Introduction to Popular Culture Studies

Nintendo and Fan Reactions

Posted by Sean Hull on February 27, 2017

For our Deepstream presentation, we have chosen to focus on the Japanese game company Nintendo, with an analysis that covers what we believe to be a wide range of issues relevant to the readings assigned in this class, such as issue of the monetization of co-creator products, and the issue of retro culture and the exploitation of nostalgia.

To do this, we have selected a series videos which depict fan reactions to three Nintendo-related phenomena: firstly, the monetization of Let’s Plays of Nintendo games, secondly, the release of the Nintendo Classic Mini, and finally, the DMCA request against Another Metroid 2 Remake.

In the first example, we show the reaction of gaming news and review channel kNIGHTWINGS01 to the Nintendo Creators Program, a system which allows Youtube content creators to receive a portion of ad revenue from videos featuring Nintendo content, on the condition that they limit themselves to a small list of games, a system which kNIGHTWINGS01 describes as a problematic and rarely beneficial to the video producer. This phenomenon goes hand in hand with the topic of copyright and the idea that companies may make claims on the value created by fan labor. Specific issues explored include the constraints that Nintendo places on streamers which limit not only the games they are permitted to record, as well as limitations on the time allotted (due to the constant rotation of games legalized) and the amount of revenue given to the submitter. Has Nintendo gone too far, and is their sparse list of allowed games against their best interest, cutting them off from potential ad revenue? Whatever may develop in the future, the Nintendo Creators Program has created distrust between Youtubers and Nintendo, leaving many to wonder what future modifications to the Creator Program will look like, should Nintendo respond to Youtuber reactions.

In the second example, we address the reaction to the Nintendo Classic Mini, which is self-evidently a miniaturized version of the classic NES. This device has garnered significant controversy for its questionable design choices and woefully limited release, as described by Youtuber Stuart Ashen’s cynical review.  This review highlights these issues by explaining that while the NES Classic Mini may be a very pretty little console it also contains some flaws, one being its woefully short USB cable which prevents easy connection to a television. Many consumers have complained that the cable is so short that to use the NES Classic Mini at all they would have to basically sit atop their televisions, and Ashen believes that this extreme inconvenience has caused the loss of many potential buyers. Another flaw the video points out is the pointlessness of having three different display settings. The first of these settings is a highly useable wide display, the second an attempt to replicate a retro aesthetic via blur and artificial scan lines, and the third a “pixel-perfect” variant of the first. Ashen seems to ask viewers why they would want to reverse time and have a crappier display screen, pointing out that the first setting is perfectly adequate, with the second being little more than an inept appeal to retro fanatics. Lastly, Ashen voices his disapproval of the 30 games included on the device, games Ashen has owned since their initial release. Ashen extends this frustration to re-releases of Nintendo games on other consoles, games which he is forced to buy multiple times. This tangentially relates to the article included in the video, which describes hacker efforts to allow games beyond the default 30 to be installed on the NES Classic Mini. While Ashen may consider the NES Classic Mini to be flawed, he does manage to throw in one complement, which is that the device supports both 1amp and 2amp charging, making it a little bit more adaptable.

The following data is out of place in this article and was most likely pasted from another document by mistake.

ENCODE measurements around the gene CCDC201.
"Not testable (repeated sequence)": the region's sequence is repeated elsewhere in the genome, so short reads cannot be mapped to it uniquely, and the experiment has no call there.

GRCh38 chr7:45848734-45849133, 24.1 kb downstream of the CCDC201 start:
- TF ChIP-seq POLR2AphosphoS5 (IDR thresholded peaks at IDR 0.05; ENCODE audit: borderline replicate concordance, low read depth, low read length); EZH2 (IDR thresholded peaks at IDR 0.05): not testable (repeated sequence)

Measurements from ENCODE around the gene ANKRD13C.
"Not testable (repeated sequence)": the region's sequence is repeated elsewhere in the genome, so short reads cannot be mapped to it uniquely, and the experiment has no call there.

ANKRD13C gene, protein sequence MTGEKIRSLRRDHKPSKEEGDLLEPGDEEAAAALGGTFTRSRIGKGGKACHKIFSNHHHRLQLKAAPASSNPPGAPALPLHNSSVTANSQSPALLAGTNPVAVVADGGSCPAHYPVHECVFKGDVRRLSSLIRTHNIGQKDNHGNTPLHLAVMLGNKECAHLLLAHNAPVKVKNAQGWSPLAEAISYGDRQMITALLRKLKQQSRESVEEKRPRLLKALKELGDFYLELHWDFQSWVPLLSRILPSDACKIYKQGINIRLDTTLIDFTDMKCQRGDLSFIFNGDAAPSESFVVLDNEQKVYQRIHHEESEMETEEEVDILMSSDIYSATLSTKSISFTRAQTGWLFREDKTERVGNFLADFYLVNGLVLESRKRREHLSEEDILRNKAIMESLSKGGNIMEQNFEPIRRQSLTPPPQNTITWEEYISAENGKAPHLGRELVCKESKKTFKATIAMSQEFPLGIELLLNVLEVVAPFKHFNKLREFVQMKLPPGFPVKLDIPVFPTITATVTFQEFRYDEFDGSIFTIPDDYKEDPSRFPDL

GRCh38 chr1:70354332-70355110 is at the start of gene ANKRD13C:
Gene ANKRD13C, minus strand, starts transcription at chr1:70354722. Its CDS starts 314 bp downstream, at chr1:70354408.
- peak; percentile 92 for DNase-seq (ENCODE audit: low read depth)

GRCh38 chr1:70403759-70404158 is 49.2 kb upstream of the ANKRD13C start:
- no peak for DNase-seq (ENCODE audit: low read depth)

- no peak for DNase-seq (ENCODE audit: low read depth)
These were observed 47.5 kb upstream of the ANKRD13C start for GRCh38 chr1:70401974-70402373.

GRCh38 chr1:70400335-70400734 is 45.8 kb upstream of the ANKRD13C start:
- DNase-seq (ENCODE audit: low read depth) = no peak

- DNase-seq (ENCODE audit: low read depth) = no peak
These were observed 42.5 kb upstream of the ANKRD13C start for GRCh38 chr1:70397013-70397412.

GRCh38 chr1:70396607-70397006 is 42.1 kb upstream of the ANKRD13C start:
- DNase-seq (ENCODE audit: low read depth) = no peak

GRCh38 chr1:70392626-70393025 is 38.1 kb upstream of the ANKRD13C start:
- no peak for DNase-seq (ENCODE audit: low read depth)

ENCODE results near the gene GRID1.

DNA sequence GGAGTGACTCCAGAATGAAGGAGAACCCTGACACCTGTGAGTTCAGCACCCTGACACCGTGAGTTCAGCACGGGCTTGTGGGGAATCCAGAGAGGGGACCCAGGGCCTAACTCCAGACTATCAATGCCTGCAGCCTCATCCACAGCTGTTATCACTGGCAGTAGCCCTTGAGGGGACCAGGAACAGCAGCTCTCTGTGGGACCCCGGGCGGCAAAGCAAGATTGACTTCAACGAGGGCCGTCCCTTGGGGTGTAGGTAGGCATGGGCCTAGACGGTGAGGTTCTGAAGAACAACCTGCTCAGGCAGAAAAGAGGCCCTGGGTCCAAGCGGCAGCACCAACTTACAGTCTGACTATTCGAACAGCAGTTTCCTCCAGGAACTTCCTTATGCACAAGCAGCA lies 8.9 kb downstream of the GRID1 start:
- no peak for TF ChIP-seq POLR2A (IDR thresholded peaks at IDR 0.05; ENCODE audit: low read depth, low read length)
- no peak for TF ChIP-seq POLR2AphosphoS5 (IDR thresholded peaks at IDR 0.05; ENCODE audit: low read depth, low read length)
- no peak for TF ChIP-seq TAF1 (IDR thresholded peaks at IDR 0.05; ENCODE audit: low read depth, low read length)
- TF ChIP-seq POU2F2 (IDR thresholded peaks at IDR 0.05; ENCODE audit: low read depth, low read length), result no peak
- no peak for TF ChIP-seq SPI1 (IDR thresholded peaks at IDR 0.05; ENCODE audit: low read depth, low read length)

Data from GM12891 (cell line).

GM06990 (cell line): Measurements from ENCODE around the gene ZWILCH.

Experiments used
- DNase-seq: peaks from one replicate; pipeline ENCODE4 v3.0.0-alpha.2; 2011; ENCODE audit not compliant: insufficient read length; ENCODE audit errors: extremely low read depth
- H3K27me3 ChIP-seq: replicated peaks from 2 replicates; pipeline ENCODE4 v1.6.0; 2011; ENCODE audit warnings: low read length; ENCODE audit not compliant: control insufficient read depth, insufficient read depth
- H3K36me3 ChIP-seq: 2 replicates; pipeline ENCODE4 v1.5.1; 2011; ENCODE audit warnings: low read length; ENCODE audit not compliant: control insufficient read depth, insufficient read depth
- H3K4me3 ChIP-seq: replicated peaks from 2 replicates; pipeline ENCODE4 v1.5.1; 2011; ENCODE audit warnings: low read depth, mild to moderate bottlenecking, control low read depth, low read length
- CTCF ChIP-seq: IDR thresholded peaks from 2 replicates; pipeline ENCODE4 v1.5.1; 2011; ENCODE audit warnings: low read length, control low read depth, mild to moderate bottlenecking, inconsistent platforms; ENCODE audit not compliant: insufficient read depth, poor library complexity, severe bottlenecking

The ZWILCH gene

For the final example, I personally decided to revisit the topic of Another Metroid 2 Remake —AM2R— because it really strikes a nerve with me, seeing Nintendo halting fan efforts to create a product they want, while also obstinately refusing to fill that niche themselves. To explore this topic I selected a brief video essay by Ryan Bloom —a fan of Sega’s Sonic the Hedgehog games— in which Bloom compares Nintendo’s handling of AM2R with Sega’s kinder handling of Sonic fan products. In my annotations, I have attempted to contextualize some of the points raised within the framework of POP 201’s assigned readings, and have also offered further examples of game producer responses to fan adaptations of their products, with the aim of illustrating the diverse range of options available other than reactionary hostility.


We have included the links to our videos below:

Nintendo Creators Program — https://goo.gl/1SFGrM

The Nintendo NES Classic Mini — https://goo.gl/6amgFM

The Takedown of AM2R — https://goo.gl/nkG4gb


One Response to “Nintendo and Fan Reactions”

  1. kaufmansw said

    The only thing I could think about when reading this post was how irrelevant Nintendo is nowadays. I remember how it used to be The thing to do. The limited game options and relatively poor graphics compared to other systems hurt its popularity. While a comeback isn’t probable, there’s still always a chance.

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